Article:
Another great way to get help is by using services provided by the trusted Chartspan, such as AWV medicare. AWV, which stands for annual wellness visits, can help best manage your health by having a routine and yearly visits.
- Make sure you take the necessary time out to spend on your hobbies
Despite your chronic illness, you can always make time to do the things that you love. So, make sure that you take time out of your day, week, month or even year to doing your hobbies. This is because they are many benefits of having and maintaining a hobby. For example, hobbies can…
- Have physical health benefits – physiologically, then can increase heart rate and brain functioning. They can also aid in weight loss (if they are physical and active hobbies such as sport), lower blood pressure and increase energy levels. Importantly, even if your hobby is not a particularly active one (e.g., hiking, swimming, yoga or karate) and is more creative (e.g., sewing, singing, art), it can be beneficial by strengthening your cognitive ability. In other words, it is good for your brain!
- Have mental and emotional benefits – being actively involved and doing things you love can have an important, positive and lasting impact on your mental health and emotional wellbeing. So, carrying out a hobby can help you feel more relaxed, happy and stress-free. Examples of such hobbies include gardening, listening to music (yes, listening to music counts as a hobby!), cooking, painting and photography.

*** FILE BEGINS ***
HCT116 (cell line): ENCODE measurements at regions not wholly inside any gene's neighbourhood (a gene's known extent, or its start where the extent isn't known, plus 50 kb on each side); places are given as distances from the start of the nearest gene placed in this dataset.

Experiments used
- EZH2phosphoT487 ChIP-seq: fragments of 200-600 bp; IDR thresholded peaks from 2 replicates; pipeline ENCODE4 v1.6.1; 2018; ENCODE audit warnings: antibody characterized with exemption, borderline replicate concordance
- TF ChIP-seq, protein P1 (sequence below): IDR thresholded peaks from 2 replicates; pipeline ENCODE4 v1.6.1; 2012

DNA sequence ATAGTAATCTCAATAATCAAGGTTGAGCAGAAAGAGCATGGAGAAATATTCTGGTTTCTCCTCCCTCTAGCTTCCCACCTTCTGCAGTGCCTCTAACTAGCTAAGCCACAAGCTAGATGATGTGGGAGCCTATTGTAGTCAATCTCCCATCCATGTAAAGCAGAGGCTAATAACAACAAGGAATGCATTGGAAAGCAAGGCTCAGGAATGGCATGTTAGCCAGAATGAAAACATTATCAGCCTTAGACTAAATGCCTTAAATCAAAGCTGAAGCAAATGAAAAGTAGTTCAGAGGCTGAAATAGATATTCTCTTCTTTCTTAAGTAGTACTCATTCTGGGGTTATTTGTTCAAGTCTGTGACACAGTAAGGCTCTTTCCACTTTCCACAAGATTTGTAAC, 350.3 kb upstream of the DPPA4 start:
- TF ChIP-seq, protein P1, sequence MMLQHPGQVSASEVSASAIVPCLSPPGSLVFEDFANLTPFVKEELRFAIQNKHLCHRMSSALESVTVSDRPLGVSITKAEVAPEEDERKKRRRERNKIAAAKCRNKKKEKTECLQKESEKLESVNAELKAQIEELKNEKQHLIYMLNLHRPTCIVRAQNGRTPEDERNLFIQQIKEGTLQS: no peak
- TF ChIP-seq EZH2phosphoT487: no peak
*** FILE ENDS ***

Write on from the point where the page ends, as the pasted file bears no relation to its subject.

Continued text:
Also Read: Leading a Happy and Fulfilled Life
If you want to live your best life in spite of your chronic illness, then seriously think about maintaining and sustaining a regular exercise and workout routine. While you are powerless in controlling your chronic illness and the associated health implications, you do have the power to take care of your health by exercising. In addition, there are many benefits of exercise. For example, exercise can….
- Reduce the risk of developing type 2 diabetes
- Lower the risk of developing depression
- Lessen the likelihood of colon and breast cancer
- Boost self-esteem
- Increase your mood
- Foster better sleep quality
- Increase energy levels
So, exercise can undoubtedly help you live a better and happier life. Reclaim and take control of your health by taking some time out of your day to do it. It is recommended that you do at least 150 minutes of exercise per week. Importantly, there is a range of exercise options to choose from. If it suits you better, you can opt for less intense and strenuous activities such as walking or cycling. Alternatively, you can also do moderate-intensity workouts (e.g., brisk walking, water aerobics, dancing, tennis, hiking or rollerblading). Or, you could even do exercise that is high intensity (e.g., jogging, running, swimming, football, netball and martial arts).
So, your chronic illness does not define you. You define yourself. If you take anything away from this article, let it be that you have control over your life and happiness. So, make sure you take care of yourself well to truly live your best life, despite suffering from a chronic illness.